Gluten-Free Sourdough Flat Bread

In my last blog post, I describe steps to successfully making and keeping a gluten-free IMG_3706sourdough starter. In this post, I’m offering a recipe that transforms  (or repurposes?) a failed sourdough bread dough into a triumph: a bread with such pleasing texture and amazing flavor that people will beg you to make it again and again, never suspecting that your pièce de résistance began as a culinary error. Although I hope that everyone who attempts to make a delicious boule of gluten-free sourdough bread does so successfully the very first time, the truth is that often that first loaf decides not to rise as it should. Hour after hour, you lift the cloth that covers the dough you so carefully nursed from its inception as just a mixture of gluten-free flour and water; hour after hour the dough seems to be the same size as when you last checked. Finally, after six hours or so, you realize that the dough is as tall as it’s going to grow, which is not tall at all. Continue reading

David Lebovitz, Deglutenized: Gluten-Free Chocolate Yeast Bread

Bread Series, #1:

Today’s scripture reading is apropos to my intent to write my first post, in a series, on IMG_3436baking gluten-free bread. These Biblical scriptures don’t resonate with everyone, for sure, but the significance of bread in relation to sustaining life, both physical and spiritual, is something to which most people can relate. Michael Pollan points out, in the Air episode of his documentary Cooked, that a person who has nothing else but flour and water can live for quite a while by combining them to make bread. In many cultures, people still make their bread from scratch every day, and bread is featured in every one of their meals. In these cultures, the art of bread-making is passed down through the generations: children part-take in the daily task of making bread for the family. These families enjoy delicious breads made with wholesome ingredients, as a major dietary stable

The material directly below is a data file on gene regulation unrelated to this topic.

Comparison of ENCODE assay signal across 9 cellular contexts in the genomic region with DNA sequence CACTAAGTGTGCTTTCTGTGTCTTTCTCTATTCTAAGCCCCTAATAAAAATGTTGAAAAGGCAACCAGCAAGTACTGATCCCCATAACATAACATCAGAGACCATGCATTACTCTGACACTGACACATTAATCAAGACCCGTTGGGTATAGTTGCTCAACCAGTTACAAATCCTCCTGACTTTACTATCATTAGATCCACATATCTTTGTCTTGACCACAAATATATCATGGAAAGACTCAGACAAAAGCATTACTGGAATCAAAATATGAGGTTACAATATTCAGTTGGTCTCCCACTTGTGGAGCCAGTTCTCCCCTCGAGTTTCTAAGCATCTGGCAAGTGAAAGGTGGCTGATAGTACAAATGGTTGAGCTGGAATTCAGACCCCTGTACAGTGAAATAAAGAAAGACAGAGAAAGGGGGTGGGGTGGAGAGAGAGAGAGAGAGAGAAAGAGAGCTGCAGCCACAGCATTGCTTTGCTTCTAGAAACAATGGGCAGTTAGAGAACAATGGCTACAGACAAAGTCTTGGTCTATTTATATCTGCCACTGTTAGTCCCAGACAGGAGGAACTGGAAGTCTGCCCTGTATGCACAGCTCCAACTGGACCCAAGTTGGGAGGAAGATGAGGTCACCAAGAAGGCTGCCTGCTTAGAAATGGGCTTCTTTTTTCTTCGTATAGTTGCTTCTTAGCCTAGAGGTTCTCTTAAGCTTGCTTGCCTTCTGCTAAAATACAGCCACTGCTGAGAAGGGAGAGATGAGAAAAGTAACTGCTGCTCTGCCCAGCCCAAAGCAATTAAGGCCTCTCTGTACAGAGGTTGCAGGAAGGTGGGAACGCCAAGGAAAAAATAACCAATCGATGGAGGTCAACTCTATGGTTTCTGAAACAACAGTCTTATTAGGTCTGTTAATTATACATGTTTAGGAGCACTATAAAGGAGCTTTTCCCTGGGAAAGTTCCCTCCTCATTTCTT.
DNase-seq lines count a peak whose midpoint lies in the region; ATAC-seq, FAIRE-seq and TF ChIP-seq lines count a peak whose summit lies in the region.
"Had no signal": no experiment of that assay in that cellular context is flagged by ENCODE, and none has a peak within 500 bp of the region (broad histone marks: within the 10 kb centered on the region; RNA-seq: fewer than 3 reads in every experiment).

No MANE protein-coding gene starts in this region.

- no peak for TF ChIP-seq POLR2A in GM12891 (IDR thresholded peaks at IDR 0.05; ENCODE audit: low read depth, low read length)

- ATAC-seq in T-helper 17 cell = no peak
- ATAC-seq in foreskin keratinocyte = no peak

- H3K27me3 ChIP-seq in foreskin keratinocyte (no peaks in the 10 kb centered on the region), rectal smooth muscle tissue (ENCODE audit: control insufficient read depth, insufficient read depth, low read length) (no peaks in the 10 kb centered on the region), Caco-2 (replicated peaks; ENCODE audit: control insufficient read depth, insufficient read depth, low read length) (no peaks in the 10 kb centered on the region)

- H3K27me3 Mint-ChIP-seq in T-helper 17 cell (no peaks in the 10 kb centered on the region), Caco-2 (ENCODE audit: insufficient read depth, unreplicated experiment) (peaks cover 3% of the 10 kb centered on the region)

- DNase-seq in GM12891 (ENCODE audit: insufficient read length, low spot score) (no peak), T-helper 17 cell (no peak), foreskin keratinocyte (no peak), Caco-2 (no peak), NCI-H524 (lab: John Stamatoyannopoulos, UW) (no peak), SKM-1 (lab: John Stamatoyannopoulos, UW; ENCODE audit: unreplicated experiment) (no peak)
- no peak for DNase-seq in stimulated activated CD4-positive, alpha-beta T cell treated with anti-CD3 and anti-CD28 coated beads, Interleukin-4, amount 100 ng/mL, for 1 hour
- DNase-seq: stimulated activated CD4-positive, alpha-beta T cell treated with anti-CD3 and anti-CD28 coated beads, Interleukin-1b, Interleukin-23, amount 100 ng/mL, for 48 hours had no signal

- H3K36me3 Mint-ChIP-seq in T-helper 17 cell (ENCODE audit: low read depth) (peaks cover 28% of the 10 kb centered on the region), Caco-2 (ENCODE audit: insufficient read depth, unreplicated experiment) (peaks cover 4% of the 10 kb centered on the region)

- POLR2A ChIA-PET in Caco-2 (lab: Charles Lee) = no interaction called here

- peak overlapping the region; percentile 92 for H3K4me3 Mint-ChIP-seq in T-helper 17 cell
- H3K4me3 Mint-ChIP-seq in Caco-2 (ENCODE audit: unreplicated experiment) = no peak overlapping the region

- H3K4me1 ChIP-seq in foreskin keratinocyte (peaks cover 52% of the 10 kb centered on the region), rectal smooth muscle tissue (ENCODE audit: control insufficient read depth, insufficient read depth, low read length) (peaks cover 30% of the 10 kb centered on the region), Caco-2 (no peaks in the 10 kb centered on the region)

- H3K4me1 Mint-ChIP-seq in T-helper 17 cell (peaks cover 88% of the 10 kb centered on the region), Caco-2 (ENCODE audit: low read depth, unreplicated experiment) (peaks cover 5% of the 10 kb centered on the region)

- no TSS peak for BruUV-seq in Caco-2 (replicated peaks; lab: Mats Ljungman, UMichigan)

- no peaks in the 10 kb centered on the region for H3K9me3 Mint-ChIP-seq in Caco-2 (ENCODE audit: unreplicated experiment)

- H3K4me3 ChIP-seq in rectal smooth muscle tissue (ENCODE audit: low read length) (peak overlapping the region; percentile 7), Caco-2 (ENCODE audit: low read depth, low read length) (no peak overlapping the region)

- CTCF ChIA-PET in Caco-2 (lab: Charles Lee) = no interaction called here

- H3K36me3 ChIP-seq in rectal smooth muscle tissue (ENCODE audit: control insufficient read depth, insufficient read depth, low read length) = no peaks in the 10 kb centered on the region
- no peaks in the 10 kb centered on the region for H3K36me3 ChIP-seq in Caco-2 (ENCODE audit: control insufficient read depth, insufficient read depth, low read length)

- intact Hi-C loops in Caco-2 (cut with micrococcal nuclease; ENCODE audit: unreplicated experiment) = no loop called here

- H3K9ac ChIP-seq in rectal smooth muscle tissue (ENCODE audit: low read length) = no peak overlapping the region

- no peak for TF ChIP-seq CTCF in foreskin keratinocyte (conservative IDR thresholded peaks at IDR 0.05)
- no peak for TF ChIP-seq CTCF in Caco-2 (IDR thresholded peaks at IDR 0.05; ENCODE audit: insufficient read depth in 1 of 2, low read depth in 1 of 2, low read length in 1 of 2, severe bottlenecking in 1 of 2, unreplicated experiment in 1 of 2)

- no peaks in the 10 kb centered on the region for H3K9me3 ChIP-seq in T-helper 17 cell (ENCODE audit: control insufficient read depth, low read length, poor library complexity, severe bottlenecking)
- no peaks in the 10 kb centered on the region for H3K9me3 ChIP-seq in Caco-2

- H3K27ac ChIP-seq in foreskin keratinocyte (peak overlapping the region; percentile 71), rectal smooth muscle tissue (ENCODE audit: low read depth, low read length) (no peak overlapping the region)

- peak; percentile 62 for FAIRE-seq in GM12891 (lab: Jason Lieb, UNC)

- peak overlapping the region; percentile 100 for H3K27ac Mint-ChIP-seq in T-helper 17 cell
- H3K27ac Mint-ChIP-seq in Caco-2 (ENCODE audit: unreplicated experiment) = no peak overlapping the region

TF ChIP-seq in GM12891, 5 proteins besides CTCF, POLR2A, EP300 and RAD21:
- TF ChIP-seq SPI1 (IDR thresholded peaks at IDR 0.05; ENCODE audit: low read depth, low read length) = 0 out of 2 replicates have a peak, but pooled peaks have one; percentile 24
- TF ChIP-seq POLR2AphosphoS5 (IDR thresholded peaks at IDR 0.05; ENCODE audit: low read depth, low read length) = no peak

In the Western world, even though fewer people make their bread from scratch every day, and despite an increasing unpopularity of simple carbohydrates, bread is a major component of meals. Restaurants serve bread before meals. Biscuits, cornbread, and tortillas are major components of  every day meals, and yeast rolls are a regular feature of holiday and other special event meals. People literally break bread together at meals, reinforcing Michael Pollan’s point that bread is communal. As Pollan points out in his documentary, bread requires  a community effort, for it is a division of labor, from the planting and harvesting of wheat to the mixing of the dough and the baking of the bread. No doubt, from its central role in religious ceremonies to its presence on the dinner table, the production, baking, and eating of bread helps to form a community of people. A striking intangible beauty of multi-faceted human relationships arises from the formation of this bread-sharing community: a beauty that mostly goes unnoticed by people who are immersed in its culture. The existence of the community formed by the sharing of bread, however, becomes starkly visible to those people who suddenly find that the very strength of the bread, gluten, seriously threatens their health. Not only can they no longer enjoy the simple pleasure of bread, they find themselves marginalized from certain elements of society. Continue reading